How to Organize Your Messy Car (and Keep It That Way)
Do you think twice about giving someone a ride because your car is a perennial mess? You aren't alone. For many of us, if it didn't have four wheels, that would probably be the untidiest room of our house. But there are smart ways to fix this without much effort.
Clean Up And Manage Your Trash
Like with any organizational job, the first step is to clean up the mess already on your hands. You'll be surprised how much trash there already is in your car, so grab a couple of trash bags so you can tackle that clutter
Once you have decluttered the car, you need to start cleaning it. From a coffee filter for your dashboard
Before you start organizing your car, recognize that such trash and junk is going to build up again, so you need to have a plan for that. One of the best things you can do is to repurpose a plastic cereal dispenser as a trash can
When you fill your car with gas, check the trash at the same time. Get the trash out of your car. Similarly, when you get home, get the kids to get the stuff out of the car straightaway.
If you are already running short of space and don't know where you can fit in the trash receptacle, Ziploc bags can be recycled as trash bags
For those bags that really shouldn't do double-duty with food, I store them in the car to act as self-sealing trash bags. That way, when my kid eats a banana and is left with the (rather fragrant) peel, she can seal it up in the bag and throw the whole thing away when we get home.
Whether you choose the trash receptacle or the Ziploc bags, make sure it's easily accessible wherever you store it. If it's a pain to reach the garbage bin or bag, you won't end up using it and add more clutter to your problem.
Organize Your Car
After the cleanup comes organization. And that starts with the essentials: the items in your glove box, like the registration, insurance papers, medical info, emergency numbers, and more. While you get dedicated glove box organizers, Family Home & Life says a simple 50-cent coupon organizer is all you need:
I took the papers and items I wanted to have stored in my car and divided them into categories, printed the category names on my computer, cut and folded them over the card stock inserts that came with the organizer before inserting them into the sleeves. Then it was simply a matter of filing my items into the right pockets.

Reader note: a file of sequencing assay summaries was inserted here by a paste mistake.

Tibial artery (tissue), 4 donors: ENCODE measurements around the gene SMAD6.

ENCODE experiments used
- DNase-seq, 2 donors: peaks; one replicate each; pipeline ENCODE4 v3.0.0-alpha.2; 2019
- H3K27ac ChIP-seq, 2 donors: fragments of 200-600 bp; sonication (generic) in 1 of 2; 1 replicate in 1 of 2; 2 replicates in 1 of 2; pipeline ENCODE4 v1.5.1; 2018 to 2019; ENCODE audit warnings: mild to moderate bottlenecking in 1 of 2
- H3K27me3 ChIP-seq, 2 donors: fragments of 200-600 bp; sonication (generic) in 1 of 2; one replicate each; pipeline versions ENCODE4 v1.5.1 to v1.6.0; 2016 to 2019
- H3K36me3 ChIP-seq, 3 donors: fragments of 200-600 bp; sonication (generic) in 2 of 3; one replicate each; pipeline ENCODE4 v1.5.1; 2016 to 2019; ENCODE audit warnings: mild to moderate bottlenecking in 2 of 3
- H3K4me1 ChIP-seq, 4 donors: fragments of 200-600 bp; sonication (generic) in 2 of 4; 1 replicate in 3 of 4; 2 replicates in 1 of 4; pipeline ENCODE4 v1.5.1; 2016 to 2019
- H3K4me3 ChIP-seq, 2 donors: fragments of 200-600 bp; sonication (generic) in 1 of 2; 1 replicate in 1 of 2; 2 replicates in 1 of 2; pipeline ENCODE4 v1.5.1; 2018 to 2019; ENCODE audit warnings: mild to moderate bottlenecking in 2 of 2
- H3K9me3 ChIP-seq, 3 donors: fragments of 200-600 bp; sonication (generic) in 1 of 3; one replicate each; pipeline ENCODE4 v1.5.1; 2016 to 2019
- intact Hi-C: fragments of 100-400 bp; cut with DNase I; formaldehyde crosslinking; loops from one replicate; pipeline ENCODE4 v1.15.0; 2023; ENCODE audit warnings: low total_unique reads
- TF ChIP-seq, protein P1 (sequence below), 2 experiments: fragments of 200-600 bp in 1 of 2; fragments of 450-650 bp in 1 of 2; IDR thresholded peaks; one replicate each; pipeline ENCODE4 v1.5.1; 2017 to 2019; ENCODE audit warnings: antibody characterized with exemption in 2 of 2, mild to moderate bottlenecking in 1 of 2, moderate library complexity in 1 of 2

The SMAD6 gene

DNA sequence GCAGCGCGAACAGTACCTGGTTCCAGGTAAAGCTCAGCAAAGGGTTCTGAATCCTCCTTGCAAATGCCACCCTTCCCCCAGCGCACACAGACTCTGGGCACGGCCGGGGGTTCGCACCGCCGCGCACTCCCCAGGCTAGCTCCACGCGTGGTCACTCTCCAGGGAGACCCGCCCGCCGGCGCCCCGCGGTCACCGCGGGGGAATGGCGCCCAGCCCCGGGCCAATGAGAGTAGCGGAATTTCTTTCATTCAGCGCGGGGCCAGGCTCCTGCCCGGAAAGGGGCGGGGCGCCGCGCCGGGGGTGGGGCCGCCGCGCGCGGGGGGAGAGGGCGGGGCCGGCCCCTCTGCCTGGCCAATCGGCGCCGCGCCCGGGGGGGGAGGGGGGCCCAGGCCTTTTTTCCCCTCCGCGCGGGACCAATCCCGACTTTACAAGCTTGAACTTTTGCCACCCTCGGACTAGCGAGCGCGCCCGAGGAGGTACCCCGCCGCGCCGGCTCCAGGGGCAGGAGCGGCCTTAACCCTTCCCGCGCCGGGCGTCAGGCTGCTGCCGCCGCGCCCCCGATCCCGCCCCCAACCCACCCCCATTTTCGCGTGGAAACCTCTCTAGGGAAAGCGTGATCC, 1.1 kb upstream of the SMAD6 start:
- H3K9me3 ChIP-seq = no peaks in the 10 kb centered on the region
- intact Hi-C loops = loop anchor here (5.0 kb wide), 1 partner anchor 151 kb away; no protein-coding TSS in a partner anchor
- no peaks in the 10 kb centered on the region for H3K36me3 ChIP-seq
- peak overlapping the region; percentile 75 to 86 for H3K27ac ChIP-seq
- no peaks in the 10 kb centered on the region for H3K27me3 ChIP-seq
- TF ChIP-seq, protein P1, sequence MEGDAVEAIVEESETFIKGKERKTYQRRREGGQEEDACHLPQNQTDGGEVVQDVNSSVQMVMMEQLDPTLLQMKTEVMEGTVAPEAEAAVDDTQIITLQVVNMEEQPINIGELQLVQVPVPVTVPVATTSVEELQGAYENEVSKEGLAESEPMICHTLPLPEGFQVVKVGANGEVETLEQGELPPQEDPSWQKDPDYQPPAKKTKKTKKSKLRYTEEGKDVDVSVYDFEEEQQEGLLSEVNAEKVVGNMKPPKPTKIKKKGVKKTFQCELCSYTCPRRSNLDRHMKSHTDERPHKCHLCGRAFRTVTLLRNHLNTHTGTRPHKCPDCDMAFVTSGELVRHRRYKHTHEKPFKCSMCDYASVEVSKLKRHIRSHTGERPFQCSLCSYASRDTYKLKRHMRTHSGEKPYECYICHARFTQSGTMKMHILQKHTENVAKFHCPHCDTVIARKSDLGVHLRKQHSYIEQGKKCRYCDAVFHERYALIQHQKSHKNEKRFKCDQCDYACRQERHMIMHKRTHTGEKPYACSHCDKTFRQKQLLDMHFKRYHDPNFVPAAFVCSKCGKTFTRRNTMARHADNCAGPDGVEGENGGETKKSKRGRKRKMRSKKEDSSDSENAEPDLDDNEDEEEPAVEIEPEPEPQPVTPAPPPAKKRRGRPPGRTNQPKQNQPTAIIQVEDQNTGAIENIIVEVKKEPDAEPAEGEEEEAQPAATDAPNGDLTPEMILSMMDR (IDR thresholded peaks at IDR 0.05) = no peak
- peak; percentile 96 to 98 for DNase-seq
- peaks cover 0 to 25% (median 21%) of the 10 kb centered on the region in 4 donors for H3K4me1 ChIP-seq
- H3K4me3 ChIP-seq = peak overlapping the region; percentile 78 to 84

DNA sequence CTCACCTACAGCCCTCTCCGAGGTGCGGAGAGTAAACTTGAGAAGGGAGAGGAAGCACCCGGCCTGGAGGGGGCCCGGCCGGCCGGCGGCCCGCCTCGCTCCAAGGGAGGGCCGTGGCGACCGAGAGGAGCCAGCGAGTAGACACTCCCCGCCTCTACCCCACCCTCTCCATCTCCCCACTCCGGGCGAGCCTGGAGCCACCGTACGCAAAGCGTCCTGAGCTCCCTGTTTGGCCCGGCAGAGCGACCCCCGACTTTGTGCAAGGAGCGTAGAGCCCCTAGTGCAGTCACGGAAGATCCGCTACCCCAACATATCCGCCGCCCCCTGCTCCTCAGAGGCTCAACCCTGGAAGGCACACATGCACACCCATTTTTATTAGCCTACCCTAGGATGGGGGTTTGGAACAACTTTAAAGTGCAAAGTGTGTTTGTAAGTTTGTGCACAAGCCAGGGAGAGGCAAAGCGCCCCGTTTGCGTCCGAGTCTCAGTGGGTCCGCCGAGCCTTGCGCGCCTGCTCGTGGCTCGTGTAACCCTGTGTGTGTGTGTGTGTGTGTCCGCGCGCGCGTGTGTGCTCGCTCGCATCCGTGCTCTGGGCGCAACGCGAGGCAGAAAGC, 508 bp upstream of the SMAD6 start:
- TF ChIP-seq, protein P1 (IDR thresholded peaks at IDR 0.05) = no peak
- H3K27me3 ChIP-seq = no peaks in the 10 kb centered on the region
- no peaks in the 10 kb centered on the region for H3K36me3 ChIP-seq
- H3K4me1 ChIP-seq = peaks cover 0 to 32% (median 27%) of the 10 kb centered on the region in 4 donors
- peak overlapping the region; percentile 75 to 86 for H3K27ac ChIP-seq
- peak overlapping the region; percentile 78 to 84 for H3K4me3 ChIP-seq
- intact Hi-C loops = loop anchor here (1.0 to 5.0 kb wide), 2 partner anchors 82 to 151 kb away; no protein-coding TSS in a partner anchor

Next, tackle the things that you know clutter up your car all the time, like your gadgets. You won't leave your phone behind, so it's best to invest in a good car mount for it. The Wirecutter says the RAM X-Grip is the best smartphone car mount you can buy, but some might find it a bit steep at $47. Personally, I'm not a fan of those that grip on the vents because they block the air, but if you want a cheaper solution, then this DIY mount made from binder clips
Don't ignore the visor. Attach a grid organizer
You will often come across receipts and bills in the course of travelling around your car, some of which might be important while others might be worth chucking. But when you're in the car, there's no need to make that decision. Store an envelope in your car-perhaps even in grid organizer-and chuck every receipt and bill into that, suggests Walsh. Every Sunday, inspect it for what needs to go into your home receipt folder and what should be thrown out.
The car is also a good place to repurpose old shoe bags or shower caddies, says Buzzfeed. Hang them behind the front car seats and zip-tie them to the headrest. It's instant, organized storage for several smaller items in your car. In the video above, Buzzfeed also suggests attaching a cargo net to the roof so that you have a "storage hammock," but that seems a bit out there to me.
Now that you have your car clean and organized, there's still one rule you should adhere t Take one item with you when you leave it